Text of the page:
Government of Belize Quantum Arbitration Telecom Case

The Situation

When the Government of Belize issued an order assuming public control of Belize Telemedia in August 2009, the former shareholders, Dunkeld International Investment Limited, requested arbitration under United Nations Commission on International Trade Law (UNCITRAL) rules to determine the compensation payable for the transfer of ownership to the government. Following a settlement between the parties in 2015, the tribunal was restricted to ruling on matters of quantum in relation to the acquisition of Telemedia.

NERA's Role

Counsel for the defendant retained Dr. Richard Hern, Managing Director in NERA’s London office, to submit to the tribunal an expert report on the fair market value of Telemedia when the acquisition occurred. Dr. Hern presented a discounted cash flow (DCF) approach to determining the fair market value of the company. Dr. Hern’s analysis was primarily a “top down” approach, based on the use of a management business plan to forecast cash flows, adjusted for any systematic management bias observable in historical business plans. Although Dr. Hern considered the use of market multiples to determine fair market value, he rejected it for this case on the grounds that there were no good comparators for Telemedia.

Dr. Hern determined a fair market value of BZ$1.44 per share. This valuation assumed that the “Accommodation Agreement,” an agreement between Telemedia and the government affording certain protections to Telemedia’s investments, did not hold. Dr. Hern calculated that including the effect of the Accommodation Agreement would result in a fair market value of BZ$4.47 per share.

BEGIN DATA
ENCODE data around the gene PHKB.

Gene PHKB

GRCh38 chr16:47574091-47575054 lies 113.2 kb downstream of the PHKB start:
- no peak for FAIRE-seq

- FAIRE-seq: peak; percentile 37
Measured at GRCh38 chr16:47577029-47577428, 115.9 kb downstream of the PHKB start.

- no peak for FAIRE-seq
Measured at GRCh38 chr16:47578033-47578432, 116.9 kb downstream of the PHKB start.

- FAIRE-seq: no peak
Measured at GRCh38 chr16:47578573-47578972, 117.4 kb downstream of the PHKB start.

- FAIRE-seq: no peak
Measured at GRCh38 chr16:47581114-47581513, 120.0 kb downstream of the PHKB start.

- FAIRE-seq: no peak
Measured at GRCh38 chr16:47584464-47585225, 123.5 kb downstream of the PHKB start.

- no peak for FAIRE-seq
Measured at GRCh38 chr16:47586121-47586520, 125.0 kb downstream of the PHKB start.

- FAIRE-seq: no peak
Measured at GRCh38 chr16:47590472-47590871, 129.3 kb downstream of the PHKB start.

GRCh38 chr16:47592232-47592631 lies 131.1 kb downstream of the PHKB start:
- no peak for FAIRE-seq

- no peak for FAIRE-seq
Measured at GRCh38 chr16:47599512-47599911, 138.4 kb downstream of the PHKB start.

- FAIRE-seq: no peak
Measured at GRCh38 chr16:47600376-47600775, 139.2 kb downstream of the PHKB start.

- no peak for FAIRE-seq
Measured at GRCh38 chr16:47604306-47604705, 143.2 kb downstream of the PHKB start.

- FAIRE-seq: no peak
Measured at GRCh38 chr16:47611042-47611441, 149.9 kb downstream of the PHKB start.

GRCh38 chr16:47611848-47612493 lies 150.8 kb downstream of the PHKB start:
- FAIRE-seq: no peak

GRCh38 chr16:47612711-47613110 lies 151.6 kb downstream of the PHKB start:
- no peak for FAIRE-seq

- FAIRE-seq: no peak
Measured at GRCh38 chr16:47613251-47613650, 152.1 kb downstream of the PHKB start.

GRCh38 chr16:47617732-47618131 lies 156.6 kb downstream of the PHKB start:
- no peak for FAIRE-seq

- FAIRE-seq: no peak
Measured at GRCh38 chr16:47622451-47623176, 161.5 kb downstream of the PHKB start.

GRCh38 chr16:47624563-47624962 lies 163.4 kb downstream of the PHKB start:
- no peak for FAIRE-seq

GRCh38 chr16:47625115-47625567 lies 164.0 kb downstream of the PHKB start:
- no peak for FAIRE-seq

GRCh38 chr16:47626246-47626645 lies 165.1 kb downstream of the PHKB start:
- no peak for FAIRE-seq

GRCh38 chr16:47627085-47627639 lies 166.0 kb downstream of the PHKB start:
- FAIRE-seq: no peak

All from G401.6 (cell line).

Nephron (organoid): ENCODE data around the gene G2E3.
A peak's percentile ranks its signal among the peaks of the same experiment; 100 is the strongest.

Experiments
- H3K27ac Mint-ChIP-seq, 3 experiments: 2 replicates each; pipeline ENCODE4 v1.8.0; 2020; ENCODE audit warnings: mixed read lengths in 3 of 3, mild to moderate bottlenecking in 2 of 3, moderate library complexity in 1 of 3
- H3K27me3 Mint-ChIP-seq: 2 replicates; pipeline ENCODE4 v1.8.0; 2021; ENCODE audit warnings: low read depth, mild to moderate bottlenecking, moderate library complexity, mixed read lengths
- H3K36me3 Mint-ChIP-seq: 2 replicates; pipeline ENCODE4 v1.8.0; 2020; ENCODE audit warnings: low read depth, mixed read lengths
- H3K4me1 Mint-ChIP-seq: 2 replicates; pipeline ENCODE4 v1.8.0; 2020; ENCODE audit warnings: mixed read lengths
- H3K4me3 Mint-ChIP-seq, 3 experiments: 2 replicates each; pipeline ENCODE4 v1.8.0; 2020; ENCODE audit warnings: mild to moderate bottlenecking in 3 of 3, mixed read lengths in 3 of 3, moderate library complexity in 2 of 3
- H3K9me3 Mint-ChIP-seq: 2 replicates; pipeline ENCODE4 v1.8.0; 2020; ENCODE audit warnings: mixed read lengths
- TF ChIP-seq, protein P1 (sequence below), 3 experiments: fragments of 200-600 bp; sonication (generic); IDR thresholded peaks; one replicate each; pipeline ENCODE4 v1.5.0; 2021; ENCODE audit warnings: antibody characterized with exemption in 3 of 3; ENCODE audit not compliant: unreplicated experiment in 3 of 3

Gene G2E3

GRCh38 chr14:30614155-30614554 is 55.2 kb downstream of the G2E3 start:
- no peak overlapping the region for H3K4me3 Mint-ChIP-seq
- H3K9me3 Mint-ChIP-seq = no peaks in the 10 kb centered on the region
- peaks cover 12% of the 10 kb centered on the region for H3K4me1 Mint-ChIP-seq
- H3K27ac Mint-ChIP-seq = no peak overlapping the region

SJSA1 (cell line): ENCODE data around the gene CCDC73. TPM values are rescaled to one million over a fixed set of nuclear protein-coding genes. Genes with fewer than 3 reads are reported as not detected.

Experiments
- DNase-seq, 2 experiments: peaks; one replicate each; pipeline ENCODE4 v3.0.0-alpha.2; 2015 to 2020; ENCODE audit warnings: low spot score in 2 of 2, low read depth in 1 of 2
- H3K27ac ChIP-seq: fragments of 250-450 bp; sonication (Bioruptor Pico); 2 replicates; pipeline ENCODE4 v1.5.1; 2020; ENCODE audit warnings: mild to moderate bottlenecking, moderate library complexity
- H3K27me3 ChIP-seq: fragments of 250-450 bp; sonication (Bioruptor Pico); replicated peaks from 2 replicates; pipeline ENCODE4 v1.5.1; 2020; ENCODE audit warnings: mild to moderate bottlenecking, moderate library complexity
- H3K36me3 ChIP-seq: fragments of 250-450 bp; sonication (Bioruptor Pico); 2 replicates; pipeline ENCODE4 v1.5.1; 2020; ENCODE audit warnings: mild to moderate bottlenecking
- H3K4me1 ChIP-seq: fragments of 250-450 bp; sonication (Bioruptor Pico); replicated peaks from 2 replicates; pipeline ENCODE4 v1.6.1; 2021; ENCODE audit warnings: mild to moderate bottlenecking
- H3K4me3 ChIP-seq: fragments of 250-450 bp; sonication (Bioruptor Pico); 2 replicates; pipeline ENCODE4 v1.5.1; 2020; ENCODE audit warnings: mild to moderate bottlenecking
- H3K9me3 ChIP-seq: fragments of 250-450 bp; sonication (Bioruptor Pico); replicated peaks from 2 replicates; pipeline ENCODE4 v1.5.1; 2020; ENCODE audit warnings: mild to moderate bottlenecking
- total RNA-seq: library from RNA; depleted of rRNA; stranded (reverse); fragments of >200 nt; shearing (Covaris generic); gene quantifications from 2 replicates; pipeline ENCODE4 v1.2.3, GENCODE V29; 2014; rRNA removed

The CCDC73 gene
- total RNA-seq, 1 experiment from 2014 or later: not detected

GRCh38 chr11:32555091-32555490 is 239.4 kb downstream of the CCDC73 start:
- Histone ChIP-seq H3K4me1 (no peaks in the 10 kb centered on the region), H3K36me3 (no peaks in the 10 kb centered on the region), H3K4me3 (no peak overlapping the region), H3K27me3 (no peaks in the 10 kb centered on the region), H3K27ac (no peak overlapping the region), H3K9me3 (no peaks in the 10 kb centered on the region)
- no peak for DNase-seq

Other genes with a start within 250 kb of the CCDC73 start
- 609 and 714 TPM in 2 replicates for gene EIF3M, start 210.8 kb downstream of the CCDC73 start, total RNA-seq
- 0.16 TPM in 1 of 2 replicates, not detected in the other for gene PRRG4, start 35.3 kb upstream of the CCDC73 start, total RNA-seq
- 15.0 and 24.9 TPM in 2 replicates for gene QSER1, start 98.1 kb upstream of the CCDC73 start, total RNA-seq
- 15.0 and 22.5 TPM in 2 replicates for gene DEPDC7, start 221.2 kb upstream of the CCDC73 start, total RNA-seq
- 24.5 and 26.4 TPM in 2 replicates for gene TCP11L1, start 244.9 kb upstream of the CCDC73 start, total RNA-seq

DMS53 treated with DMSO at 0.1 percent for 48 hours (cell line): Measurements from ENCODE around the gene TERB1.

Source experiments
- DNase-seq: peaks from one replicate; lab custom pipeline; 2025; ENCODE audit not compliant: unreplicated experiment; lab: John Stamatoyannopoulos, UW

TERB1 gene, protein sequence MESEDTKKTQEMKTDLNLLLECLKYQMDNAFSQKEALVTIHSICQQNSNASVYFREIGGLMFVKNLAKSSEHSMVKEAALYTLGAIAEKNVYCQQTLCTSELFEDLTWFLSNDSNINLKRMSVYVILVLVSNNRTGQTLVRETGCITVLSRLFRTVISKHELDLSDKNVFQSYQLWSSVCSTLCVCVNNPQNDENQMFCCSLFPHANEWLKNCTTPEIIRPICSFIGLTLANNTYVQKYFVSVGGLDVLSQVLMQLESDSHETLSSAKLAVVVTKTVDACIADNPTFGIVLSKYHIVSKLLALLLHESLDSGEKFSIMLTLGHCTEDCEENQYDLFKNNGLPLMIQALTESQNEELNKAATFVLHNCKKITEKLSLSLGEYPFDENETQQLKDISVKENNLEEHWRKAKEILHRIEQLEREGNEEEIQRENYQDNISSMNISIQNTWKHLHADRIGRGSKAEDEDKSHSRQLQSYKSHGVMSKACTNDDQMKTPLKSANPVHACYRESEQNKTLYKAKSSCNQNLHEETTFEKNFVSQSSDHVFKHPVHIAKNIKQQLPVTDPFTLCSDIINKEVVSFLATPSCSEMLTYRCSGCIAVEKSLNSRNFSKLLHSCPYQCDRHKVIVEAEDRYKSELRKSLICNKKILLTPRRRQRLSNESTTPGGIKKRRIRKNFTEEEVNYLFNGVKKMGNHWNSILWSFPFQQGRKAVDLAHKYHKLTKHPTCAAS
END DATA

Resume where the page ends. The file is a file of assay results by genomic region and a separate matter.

Counsel for the claimant retained an opposing expert to provide an expert report on the fair market value. The opposing expert also employed a DCF approach but based cash flow projections on a “bottom up” forecast of each business segment using market benchmarks. The opposing expert’s DCF valuation was supported with evidence on market multiples. The claimant’s expert determined a fair market value of BZ$10.23 per share, assuming the Accommodation Agreement held.

The Result

In its decision on quantum, the tribunal stated that it “prefers the ‘top down’ model developed by the Respondent as a starting point for its own conclusions.” The tribunal determined a fair market value of BZ$5.65 per share, closer to Dr. Hern’s calculation of BZ$4.47 per share than the opposing expert’s calculation of BZ$10.23 per share. As reported in, the decision was regarded as a win by the government, as it reduced the total value payable by 45% relative to the claimant’s demands.

The case has important implications for international arbitration cases where a DCF model is used to determine the damages. For DCF valuations where good comparators are not available for forecasting business performance, the management business plan may be a more useful reference point. Internal management may provide valuable insight into country-specific factors that data for comparators may not capture. The decision also shows that a market-based approach to valuation is inappropriate where good comparators cannot be identified, and in such cases, an income approach, based on a DCF, is a more appropriate primary valuation method.

More information on this case can be found here.